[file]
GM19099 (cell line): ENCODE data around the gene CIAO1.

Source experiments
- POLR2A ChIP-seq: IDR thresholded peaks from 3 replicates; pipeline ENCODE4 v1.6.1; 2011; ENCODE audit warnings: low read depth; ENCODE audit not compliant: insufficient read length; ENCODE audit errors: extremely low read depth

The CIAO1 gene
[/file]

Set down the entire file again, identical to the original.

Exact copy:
GM19099 (cell line): ENCODE data around the gene CIAO1.

Source experiments
- POLR2A ChIP-seq: IDR thresholded peaks from 3 replicates; pipeline ENCODE4 v1.6.1; 2011; ENCODE audit warnings: low read depth; ENCODE audit not compliant: insufficient read length; ENCODE audit errors: extremely low read depth

The CIAO1 gene